The kiss – wet because he was soaked with sweat after conducting Dvorak’s "New World" Symphony – was for CSO librarian Rebecca Beavers, who presented Russell with a bouquet of flowers. The wave was for the crowd, which showed its affection with a lengthy, cheering, ovation.
It was a fitting public acknowledgement of Russell’s 11 years with the CSO, a distinguished record including creation of its structured "Sound Discoveries" education program, "Classical Roots: Spiritual Heights" series in African-American churches, pre-concert "Classical Conversations," "Home for the Holidays" Christmas show and innumerable podium dates, from Lollipop Family Concerts to Fourth of July and New Year’s Eve concerts.
Music director since 2001 of the Windsor Symphony in Ontario, Canada, Russell, 46, has matured into a powerful conductor, as he demonstrated Sunday on a program including a vigorous, tongue-in-cheek "Candide" Overture by Bernstein and the CSO debut of violinist Tai Murray.
Murray, 24, an artist diploma student at New York’s Juilliard School and winner of the inaugural (1998) Sphinx Competition for black and Latino string players, made an extraordinary impression in Mendelssohn’s Violin Concerto in E Minor. It was a hard act at Riverbend, considering the noisy river traffic, but she did it with supreme grace and self assurance.
Clad in a long yellow gown, she projected a velvety tone full of nuance and expression (her violin was a Stradivarius on loan from Juilliard). There was nothing overdone about her playing, just pure, unforced lyricism allied with a daunting technique. An experienced chamber musician – Murray is a member of the Chamber Music Society of Lincoln Center and Musicians from Marlboro – she worked hand in glove with Russell for a precisely coordinated effect, tender in the Andante, irresistibly bubbly in the finale.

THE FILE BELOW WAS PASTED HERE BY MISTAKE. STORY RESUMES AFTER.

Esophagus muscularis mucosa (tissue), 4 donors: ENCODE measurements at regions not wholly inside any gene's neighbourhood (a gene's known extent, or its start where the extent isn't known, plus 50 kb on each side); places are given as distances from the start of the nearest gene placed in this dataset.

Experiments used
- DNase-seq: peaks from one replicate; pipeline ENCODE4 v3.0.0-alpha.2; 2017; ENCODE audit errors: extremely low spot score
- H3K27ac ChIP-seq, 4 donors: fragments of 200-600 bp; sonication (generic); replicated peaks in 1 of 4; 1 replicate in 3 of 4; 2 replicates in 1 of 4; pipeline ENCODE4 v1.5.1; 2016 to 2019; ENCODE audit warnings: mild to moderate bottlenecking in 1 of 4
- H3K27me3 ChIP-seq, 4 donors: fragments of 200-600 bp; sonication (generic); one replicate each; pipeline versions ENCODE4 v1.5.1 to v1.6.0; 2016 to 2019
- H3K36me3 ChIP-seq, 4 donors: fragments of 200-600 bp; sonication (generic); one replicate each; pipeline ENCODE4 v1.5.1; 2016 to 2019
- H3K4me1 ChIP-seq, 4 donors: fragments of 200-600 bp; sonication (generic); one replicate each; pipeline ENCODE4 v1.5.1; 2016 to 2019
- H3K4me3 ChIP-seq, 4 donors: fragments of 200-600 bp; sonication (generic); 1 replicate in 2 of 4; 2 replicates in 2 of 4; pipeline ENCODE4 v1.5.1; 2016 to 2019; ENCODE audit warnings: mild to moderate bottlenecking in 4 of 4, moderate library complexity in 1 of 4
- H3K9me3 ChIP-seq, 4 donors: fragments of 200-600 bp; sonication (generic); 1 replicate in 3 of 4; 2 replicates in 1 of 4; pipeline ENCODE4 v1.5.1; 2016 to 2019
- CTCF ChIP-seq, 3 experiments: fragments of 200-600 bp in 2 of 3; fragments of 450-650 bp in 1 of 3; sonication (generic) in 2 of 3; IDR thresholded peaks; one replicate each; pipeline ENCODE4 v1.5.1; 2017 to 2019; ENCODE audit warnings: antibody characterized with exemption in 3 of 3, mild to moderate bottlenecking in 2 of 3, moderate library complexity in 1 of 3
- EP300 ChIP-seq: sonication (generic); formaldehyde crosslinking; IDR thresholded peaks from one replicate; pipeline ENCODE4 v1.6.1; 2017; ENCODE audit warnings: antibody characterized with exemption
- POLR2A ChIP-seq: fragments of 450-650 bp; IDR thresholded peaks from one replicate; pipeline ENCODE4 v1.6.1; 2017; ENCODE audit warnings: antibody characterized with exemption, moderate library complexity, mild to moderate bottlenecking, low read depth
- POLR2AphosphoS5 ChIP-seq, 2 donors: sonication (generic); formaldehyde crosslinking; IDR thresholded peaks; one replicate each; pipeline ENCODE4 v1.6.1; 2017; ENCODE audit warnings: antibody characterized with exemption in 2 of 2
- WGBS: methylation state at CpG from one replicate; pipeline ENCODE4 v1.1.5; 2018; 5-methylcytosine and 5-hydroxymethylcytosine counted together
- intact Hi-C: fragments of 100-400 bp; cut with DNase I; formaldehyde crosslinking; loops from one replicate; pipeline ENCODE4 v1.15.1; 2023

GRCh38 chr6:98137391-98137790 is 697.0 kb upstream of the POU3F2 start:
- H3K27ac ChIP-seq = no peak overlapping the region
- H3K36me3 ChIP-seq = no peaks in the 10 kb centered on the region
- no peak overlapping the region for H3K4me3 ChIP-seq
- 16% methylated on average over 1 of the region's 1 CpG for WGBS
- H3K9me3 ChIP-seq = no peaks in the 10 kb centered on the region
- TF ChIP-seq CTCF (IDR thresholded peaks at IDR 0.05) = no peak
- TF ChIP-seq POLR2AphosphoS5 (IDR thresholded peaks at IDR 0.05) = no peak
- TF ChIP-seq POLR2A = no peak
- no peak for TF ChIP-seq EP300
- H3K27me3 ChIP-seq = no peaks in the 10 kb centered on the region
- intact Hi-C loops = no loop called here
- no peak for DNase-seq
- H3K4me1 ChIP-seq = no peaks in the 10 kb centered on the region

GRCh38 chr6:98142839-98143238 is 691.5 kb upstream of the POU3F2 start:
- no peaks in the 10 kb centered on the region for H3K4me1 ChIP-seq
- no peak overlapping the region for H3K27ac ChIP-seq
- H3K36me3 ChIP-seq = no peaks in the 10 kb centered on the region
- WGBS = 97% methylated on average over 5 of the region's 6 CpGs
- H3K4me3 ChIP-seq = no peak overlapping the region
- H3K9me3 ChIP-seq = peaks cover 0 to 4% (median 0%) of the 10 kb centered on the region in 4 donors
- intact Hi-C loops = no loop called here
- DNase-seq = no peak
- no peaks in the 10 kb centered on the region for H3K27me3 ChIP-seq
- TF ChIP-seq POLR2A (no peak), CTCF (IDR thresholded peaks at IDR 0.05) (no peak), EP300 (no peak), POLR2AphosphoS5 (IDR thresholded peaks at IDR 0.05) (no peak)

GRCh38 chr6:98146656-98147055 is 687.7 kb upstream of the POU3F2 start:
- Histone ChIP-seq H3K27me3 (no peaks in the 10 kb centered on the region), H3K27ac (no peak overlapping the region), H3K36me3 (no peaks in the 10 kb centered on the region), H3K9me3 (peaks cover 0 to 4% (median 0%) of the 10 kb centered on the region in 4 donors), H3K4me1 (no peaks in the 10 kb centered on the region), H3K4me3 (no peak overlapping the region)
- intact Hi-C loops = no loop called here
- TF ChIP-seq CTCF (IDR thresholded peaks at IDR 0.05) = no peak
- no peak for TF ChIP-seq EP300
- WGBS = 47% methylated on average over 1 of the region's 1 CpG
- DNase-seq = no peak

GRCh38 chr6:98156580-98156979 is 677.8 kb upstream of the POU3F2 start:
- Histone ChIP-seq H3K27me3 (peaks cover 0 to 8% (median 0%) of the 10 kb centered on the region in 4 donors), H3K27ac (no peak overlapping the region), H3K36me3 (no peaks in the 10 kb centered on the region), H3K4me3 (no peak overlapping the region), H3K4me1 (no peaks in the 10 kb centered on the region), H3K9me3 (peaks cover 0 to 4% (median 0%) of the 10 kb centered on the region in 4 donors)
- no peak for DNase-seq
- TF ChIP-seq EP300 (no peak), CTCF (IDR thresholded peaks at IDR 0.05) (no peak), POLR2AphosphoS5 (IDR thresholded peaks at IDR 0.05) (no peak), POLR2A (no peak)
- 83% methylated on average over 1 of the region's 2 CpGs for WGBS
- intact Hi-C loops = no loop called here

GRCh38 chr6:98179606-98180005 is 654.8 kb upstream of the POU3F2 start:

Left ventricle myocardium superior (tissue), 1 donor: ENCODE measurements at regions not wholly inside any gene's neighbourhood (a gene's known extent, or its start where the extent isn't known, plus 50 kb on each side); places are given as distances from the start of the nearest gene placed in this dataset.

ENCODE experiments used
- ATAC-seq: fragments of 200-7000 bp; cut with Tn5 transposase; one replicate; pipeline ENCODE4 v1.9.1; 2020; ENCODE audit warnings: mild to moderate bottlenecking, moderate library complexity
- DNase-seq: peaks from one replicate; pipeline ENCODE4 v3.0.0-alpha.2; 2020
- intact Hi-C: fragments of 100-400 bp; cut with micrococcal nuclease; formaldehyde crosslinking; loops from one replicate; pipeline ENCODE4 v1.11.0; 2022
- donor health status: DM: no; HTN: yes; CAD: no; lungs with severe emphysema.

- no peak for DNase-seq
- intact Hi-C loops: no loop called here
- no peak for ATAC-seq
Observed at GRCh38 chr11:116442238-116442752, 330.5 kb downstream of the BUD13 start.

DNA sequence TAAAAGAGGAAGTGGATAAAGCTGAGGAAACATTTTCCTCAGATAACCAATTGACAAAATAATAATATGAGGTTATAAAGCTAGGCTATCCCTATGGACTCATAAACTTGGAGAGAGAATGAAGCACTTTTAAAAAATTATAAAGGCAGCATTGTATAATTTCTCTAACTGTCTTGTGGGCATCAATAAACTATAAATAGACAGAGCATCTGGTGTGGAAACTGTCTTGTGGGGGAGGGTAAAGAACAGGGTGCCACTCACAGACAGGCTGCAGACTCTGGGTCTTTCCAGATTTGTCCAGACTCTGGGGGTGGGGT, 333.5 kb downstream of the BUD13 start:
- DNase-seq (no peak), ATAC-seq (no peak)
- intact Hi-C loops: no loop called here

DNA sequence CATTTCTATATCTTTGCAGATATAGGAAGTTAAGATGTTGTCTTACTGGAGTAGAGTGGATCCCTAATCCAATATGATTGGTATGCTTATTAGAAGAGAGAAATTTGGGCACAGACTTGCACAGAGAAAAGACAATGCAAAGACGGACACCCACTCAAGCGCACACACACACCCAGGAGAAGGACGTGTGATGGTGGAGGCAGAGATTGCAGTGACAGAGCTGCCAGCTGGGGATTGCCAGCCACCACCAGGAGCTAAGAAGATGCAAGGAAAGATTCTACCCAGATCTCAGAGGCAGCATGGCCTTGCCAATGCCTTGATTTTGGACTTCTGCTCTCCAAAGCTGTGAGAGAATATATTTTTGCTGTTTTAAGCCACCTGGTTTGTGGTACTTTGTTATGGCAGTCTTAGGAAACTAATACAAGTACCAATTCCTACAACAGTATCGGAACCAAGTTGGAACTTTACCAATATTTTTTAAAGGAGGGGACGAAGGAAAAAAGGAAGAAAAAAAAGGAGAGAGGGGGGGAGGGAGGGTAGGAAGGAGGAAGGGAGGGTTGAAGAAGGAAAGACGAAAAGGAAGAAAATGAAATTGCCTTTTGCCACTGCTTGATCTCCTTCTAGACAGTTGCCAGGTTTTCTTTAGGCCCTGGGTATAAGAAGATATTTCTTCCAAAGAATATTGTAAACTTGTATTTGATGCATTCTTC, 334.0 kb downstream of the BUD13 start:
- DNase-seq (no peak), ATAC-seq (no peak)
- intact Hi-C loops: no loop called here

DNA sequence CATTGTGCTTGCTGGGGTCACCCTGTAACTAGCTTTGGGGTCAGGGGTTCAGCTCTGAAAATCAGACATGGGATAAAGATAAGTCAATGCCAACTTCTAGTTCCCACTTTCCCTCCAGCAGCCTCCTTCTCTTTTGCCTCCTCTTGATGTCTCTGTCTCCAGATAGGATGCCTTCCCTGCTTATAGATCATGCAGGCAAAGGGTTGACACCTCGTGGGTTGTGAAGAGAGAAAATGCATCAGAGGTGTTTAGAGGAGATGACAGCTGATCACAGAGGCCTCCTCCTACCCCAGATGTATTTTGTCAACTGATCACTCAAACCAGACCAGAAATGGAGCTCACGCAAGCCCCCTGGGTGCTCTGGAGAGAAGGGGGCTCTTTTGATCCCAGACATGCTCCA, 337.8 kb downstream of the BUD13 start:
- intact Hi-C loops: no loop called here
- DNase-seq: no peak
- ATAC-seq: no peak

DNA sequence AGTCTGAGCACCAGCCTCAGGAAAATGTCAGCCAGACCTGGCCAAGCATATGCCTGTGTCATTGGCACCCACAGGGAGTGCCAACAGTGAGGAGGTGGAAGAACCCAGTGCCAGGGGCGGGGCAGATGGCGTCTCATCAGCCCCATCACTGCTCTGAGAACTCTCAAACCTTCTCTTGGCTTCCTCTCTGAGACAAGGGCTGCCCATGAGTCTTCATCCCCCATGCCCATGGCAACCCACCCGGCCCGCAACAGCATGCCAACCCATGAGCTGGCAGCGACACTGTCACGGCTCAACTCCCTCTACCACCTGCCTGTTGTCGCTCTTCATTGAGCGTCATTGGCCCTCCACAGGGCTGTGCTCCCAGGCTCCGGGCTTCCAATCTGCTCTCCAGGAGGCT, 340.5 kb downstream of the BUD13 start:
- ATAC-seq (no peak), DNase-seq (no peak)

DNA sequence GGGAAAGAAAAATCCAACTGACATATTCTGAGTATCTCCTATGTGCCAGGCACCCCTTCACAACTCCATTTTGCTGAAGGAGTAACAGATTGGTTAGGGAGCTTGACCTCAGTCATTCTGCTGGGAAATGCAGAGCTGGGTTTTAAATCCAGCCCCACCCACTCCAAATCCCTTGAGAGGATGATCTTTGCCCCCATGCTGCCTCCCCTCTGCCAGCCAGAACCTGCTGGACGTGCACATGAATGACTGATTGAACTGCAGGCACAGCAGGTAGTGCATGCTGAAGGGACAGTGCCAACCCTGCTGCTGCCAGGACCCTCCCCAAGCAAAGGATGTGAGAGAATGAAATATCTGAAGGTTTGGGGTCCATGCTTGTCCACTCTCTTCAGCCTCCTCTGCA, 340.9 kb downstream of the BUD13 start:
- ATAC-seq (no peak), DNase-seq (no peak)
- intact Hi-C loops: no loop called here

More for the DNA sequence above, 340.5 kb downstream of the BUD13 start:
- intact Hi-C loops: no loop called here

Dvorak’s "New World" was a splendid signoff for Russell, who filled it with drama and excitement despite the all-American locusts chirping in the background. The famous Largo glowed like the colors of the sunset, and he had fun with the scherzo where he brought out some busy work in the violas to near-comical effect. He made his strongest statement in the closing Allegro con fuoco, which he opened with majesty and a great big high sign to the brasses. The return of the poignant clarinet theme, now in the violins, was saturated with color and exquisitely shaped, and he lengthened last few notes as if saying goodbye.
In a surprise tribute from the players after intermission, violinist Stacey Woolley borrowed a page from Russell’s "Home for the Holidays" script "Yes, Virginia, there is a Santa Claus" narrated to "Nimrod" from Elgar’s "Enigma" Variations – and turned it into a mock salute to the conductor. Woolley’s timing was perfect, the CSO reaching the highpoint of the music on "We love you, man."
Russell has one more conducting assignment before leaving the CSO: two free "Classical Roots: Spiritual Heights" concerts, Aug. 28 at Quinn Chapel AME Church in Forest Park and Aug. 29 at Zion Baptist Church in Avondale. Information at www.cincinnatisymphony.org,
(first published in The Cincinnati Post July 31, 2006)
From Music in Cincinnati
Affectionate Farewell for JMR
Posted in: 2006
By Mary Ellyn Hutton
Jul 31, 2006 - 12:00:00 AM
Jul 31, 2006 - 12:00:00 AM
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